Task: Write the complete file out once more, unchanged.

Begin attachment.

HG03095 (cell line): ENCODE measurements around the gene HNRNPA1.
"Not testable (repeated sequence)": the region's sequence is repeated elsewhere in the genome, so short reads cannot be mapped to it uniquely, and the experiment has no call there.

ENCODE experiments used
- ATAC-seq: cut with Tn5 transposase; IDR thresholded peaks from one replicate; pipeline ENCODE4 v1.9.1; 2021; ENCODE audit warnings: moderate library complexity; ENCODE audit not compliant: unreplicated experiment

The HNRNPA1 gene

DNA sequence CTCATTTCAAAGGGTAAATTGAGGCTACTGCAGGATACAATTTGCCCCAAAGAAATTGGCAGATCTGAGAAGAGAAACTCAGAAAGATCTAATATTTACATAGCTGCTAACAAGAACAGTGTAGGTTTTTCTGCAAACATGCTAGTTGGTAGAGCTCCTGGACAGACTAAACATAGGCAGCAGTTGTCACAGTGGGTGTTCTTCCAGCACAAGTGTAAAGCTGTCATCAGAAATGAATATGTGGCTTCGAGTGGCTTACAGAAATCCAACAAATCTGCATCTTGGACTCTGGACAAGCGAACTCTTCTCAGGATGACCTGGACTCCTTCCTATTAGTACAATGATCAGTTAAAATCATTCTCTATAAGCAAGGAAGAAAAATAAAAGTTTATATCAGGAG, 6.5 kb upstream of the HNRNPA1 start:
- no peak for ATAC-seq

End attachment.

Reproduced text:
HG03095 (cell line): ENCODE measurements around the gene HNRNPA1.
"Not testable (repeated sequence)": the region's sequence is repeated elsewhere in the genome, so short reads cannot be mapped to it uniquely, and the experiment has no call there.

ENCODE experiments used
- ATAC-seq: cut with Tn5 transposase; IDR thresholded peaks from one replicate; pipeline ENCODE4 v1.9.1; 2021; ENCODE audit warnings: moderate library complexity; ENCODE audit not compliant: unreplicated experiment

The HNRNPA1 gene

DNA sequence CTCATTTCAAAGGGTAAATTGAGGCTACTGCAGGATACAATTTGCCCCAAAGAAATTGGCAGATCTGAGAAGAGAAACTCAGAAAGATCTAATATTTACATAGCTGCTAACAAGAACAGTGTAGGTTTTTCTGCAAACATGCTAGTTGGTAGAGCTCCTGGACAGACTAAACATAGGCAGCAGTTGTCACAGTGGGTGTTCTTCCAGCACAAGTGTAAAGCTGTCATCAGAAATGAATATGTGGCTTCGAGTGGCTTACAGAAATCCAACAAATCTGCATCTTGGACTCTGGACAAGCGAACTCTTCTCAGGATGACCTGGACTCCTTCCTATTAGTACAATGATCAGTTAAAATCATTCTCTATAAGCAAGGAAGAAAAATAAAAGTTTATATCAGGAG, 6.5 kb upstream of the HNRNPA1 start:
- no peak for ATAC-seq